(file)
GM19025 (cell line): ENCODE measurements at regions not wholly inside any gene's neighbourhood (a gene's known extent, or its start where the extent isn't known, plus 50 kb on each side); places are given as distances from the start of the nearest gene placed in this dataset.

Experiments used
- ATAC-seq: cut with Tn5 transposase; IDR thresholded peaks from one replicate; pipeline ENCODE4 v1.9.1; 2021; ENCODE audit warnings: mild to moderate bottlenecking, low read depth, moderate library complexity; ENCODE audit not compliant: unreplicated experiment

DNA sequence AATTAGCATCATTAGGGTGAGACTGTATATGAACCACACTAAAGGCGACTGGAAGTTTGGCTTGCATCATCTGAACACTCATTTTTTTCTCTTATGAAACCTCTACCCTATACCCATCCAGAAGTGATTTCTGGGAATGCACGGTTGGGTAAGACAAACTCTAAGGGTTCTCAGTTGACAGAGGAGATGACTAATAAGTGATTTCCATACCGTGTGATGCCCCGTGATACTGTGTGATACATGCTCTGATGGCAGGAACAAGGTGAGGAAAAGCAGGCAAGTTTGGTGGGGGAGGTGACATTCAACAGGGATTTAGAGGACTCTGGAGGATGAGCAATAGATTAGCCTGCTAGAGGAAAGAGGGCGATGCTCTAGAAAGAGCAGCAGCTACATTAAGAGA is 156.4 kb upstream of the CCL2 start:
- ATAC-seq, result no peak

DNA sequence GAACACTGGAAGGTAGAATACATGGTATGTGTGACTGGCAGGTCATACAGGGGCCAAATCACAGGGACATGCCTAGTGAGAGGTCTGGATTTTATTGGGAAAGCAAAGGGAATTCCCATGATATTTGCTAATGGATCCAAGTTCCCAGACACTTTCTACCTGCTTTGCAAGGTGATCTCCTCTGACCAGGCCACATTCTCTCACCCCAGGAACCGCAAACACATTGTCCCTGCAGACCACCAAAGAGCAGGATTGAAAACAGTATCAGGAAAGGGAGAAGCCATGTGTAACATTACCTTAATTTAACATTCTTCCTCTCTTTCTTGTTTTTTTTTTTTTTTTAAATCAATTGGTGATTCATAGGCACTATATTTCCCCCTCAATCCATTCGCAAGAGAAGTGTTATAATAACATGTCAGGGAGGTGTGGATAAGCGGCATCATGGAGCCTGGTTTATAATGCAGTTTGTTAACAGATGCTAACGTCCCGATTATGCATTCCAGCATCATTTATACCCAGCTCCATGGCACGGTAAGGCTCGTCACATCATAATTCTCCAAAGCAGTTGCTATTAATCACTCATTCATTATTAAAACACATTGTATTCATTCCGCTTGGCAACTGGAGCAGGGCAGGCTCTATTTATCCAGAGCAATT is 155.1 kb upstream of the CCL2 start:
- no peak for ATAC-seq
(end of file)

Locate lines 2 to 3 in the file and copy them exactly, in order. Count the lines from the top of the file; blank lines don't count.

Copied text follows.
Experiments used
- ATAC-seq: cut with Tn5 transposase; IDR thresholded peaks from one replicate; pipeline ENCODE4 v1.9.1; 2021; ENCODE audit warnings: mild to moderate bottlenecking, low read depth, moderate library complexity; ENCODE audit not compliant: unreplicated experiment